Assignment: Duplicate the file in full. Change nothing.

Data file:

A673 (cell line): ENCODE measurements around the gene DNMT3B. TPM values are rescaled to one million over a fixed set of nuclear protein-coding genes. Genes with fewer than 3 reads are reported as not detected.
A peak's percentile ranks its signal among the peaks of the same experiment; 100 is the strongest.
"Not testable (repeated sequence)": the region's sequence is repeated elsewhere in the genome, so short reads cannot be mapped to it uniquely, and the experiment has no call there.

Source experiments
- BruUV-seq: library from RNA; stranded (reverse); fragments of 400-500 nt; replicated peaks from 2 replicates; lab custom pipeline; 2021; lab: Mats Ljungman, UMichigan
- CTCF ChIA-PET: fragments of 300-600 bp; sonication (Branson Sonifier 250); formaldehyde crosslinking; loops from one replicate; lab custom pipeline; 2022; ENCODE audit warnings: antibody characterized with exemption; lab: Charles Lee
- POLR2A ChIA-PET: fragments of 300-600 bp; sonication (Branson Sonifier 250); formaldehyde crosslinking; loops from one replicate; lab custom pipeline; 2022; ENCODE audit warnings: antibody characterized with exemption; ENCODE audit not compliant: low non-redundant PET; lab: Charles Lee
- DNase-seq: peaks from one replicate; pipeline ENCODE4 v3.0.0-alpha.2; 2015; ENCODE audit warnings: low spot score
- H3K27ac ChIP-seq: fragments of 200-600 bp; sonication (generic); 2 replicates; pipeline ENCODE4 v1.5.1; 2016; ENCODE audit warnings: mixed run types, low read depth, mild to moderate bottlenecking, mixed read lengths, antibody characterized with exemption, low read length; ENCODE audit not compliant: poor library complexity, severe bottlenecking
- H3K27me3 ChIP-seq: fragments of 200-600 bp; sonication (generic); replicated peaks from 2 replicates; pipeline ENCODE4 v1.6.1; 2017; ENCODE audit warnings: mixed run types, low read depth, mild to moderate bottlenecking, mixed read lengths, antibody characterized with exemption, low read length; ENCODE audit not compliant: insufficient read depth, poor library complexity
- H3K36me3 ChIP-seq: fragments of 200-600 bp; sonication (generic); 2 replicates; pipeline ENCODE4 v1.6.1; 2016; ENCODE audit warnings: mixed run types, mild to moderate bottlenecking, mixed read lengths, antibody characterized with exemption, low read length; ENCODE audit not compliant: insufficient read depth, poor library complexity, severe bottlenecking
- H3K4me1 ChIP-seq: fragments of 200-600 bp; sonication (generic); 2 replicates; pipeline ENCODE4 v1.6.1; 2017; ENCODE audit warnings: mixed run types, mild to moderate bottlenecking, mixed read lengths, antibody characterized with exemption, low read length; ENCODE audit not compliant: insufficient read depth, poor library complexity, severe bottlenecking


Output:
A673 (cell line): ENCODE measurements around the gene DNMT3B. TPM values are rescaled to one million over a fixed set of nuclear protein-coding genes. Genes with fewer than 3 reads are reported as not detected.
A peak's percentile ranks its signal among the peaks of the same experiment; 100 is the strongest.
"Not testable (repeated sequence)": the region's sequence is repeated elsewhere in the genome, so short reads cannot be mapped to it uniquely, and the experiment has no call there.

Source experiments
- BruUV-seq: library from RNA; stranded (reverse); fragments of 400-500 nt; replicated peaks from 2 replicates; lab custom pipeline; 2021; lab: Mats Ljungman, UMichigan
- CTCF ChIA-PET: fragments of 300-600 bp; sonication (Branson Sonifier 250); formaldehyde crosslinking; loops from one replicate; lab custom pipeline; 2022; ENCODE audit warnings: antibody characterized with exemption; lab: Charles Lee
- POLR2A ChIA-PET: fragments of 300-600 bp; sonication (Branson Sonifier 250); formaldehyde crosslinking; loops from one replicate; lab custom pipeline; 2022; ENCODE audit warnings: antibody characterized with exemption; ENCODE audit not compliant: low non-redundant PET; lab: Charles Lee
- DNase-seq: peaks from one replicate; pipeline ENCODE4 v3.0.0-alpha.2; 2015; ENCODE audit warnings: low spot score
- H3K27ac ChIP-seq: fragments of 200-600 bp; sonication (generic); 2 replicates; pipeline ENCODE4 v1.5.1; 2016; ENCODE audit warnings: mixed run types, low read depth, mild to moderate bottlenecking, mixed read lengths, antibody characterized with exemption, low read length; ENCODE audit not compliant: poor library complexity, severe bottlenecking
- H3K27me3 ChIP-seq: fragments of 200-600 bp; sonication (generic); replicated peaks from 2 replicates; pipeline ENCODE4 v1.6.1; 2017; ENCODE audit warnings: mixed run types, low read depth, mild to moderate bottlenecking, mixed read lengths, antibody characterized with exemption, low read length; ENCODE audit not compliant: insufficient read depth, poor library complexity
- H3K36me3 ChIP-seq: fragments of 200-600 bp; sonication (generic); 2 replicates; pipeline ENCODE4 v1.6.1; 2016; ENCODE audit warnings: mixed run types, mild to moderate bottlenecking, mixed read lengths, antibody characterized with exemption, low read length; ENCODE audit not compliant: insufficient read depth, poor library complexity, severe bottlenecking
- H3K4me1 ChIP-seq: fragments of 200-600 bp; sonication (generic); 2 replicates; pipeline ENCODE4 v1.6.1; 2017; ENCODE audit warnings: mixed run types, mild to moderate bottlenecking, mixed read lengths, antibody characterized with exemption, low read length; ENCODE audit not compliant: insufficient read depth, poor library complexity, severe bottlenecking